None of us can predict what the effect of that coming to church, that listening to the word of God, might be – anymore than Isaiah could have known that this one of so many visits to the temple would bring something extraordinary; that he would hear himself saying, “Here I am! Send me!” Or any more than Simon Peter, weary after a fruitless night’s work, could have expected that great haul of fish, when he might well have thought, “Who is this carpenter-turned preacher to tell me how to go about fishing?” Or Saul, riding to Damascus, fired by an all-consuming zeal to defend God’s true religion against this new heresy, could have imagined the change which would first reduce him to helpless dependency on others, then make him one of its most zealous advocates both in word and deed; fired now by the grace of God in which he now placed his trust.
For most of us, most of the time, it will be the ordinary business of forming us as Christians, but on some days, more often than we might imagine or expect, it will be a quite specific: “Whom shall we send? Who will go for us, in this situation or that?”
It is part of the calling of a church like this to pass on what we have in turn received. But maintaining tradition is not about living in the past but living towards the future which is God’s. We have a responsibility to hand on to others, not just to keep to ourselves; to proclaim so that others may believe; so that they might glimpse the bright vision of the glory of God in the face of Jesus Christ.
So we must expect the pivots of our thresholds to be shaken from time to time. We must expect to be told to do things we have not done before – to leave the safe and familiar shallows and put out into deeper and unfamiliar waters. We must expect that me might sometimes need to be blinded before we can see.
Isaiah would be sent to proclaim a message which his people would refuse to hear – with tragic consequences of destruction and exile.
Peter and Paul’s labours were the beginnings of a universal mission whose scope they could not have imagined, but their own lives would end in captivity and martyrdom; in apparent failure – as had their Lord’s.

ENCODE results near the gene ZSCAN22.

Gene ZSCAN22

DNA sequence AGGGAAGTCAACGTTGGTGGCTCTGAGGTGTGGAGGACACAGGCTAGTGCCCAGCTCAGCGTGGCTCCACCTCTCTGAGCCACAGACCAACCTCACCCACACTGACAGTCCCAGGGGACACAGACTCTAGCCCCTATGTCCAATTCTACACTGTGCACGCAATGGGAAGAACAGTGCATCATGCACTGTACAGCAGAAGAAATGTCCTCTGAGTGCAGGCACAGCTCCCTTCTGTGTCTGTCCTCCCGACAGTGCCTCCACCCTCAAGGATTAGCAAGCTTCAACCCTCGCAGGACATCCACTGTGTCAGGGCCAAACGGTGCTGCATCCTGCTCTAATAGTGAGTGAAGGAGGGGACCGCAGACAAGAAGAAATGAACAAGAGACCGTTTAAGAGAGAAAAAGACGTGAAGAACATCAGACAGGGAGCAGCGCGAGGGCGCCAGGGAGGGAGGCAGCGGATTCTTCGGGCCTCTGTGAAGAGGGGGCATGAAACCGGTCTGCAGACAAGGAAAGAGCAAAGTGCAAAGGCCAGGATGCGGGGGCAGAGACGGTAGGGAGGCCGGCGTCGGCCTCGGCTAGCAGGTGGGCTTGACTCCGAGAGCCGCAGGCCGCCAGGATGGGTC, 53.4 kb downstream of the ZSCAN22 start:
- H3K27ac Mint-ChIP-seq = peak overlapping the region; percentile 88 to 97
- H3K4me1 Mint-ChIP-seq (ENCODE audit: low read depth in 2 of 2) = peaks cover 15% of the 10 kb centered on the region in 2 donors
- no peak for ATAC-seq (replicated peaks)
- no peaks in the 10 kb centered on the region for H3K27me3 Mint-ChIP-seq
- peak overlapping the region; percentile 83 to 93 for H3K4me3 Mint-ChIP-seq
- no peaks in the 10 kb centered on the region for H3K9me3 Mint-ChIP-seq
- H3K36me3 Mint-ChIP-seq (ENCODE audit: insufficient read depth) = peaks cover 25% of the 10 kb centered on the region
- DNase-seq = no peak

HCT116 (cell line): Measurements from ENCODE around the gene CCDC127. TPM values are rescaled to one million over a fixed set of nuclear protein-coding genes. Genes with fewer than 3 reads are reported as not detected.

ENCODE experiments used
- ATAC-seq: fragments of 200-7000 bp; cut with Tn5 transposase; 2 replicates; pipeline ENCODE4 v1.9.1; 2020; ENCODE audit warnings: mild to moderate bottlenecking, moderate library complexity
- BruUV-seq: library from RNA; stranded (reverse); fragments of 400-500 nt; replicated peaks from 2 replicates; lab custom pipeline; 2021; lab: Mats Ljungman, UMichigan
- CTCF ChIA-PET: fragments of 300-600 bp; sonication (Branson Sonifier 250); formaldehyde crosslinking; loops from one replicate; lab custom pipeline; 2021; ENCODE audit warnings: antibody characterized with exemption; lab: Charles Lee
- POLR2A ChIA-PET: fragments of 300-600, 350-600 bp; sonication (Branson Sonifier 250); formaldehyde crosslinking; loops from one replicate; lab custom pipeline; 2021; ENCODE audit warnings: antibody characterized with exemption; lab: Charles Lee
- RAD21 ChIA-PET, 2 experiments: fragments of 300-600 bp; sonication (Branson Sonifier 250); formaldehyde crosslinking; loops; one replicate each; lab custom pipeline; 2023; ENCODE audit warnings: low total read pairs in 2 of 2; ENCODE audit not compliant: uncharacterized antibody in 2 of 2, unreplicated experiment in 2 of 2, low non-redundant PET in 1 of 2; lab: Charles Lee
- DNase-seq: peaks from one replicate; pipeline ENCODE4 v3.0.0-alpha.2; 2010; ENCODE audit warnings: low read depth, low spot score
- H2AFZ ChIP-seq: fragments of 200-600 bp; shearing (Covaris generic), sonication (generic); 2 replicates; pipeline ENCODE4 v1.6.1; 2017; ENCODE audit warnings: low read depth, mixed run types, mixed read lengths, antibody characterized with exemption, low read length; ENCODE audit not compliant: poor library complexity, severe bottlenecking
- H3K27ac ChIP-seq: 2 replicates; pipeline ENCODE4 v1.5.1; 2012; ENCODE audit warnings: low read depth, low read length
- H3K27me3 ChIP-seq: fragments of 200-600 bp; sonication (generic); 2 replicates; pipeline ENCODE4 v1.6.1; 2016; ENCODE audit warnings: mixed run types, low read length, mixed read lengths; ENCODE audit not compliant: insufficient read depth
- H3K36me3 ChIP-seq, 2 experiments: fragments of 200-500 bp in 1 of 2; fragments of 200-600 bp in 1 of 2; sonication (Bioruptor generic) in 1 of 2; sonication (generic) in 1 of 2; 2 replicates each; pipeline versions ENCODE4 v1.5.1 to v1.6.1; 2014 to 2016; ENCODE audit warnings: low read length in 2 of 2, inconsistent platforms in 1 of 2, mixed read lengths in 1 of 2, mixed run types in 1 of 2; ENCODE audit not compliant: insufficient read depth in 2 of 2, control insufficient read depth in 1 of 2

The outcomes of our lives as disciples of Christ are unlikely to be so dramatic, but we may fear that they will be failure and disappointment, but that should not be a reason for despair and paralysis.
We know from his letters to them that Paul had more than enough reasons for despairing of the Corinthians. One of them was their selfish behaviour at celebrations of the Lord’s Supper. A little earlier in the epistle, he spoke to them of another receiving and handing on:
For I received from the Lord what I also handed on to you, that the Lord Jesus in the night when he was betrayed took a loaf of bread, and when he had given thanks, he broke it and said, “This is my body that is for you. Do this in remembrance of me.” In the same way he took the cup also, after supper, saying, “This cup is the new covenant in my blood. Do this as often as you drink it, in remembrance of me.” For as often as you eat this bread and drink the cup, you proclaim the Lord’s death until he comes.”
That tradition has been handed on, that command has been obeyed, since this parish’s beginning more than a century and a half ago. It has been the source of that grace which has enabled people and priests to work hard as fishers of people, in the mission of the church in this city to which the peoples of the world have come. It is handed on and obeyed still, and our prayer must be that if the grace of God will not have been in vain among us, if God wills, it will be long after we have gone and will send worshippers out to be fishers of people, to bring them to see the bright vision of the glory which does delight.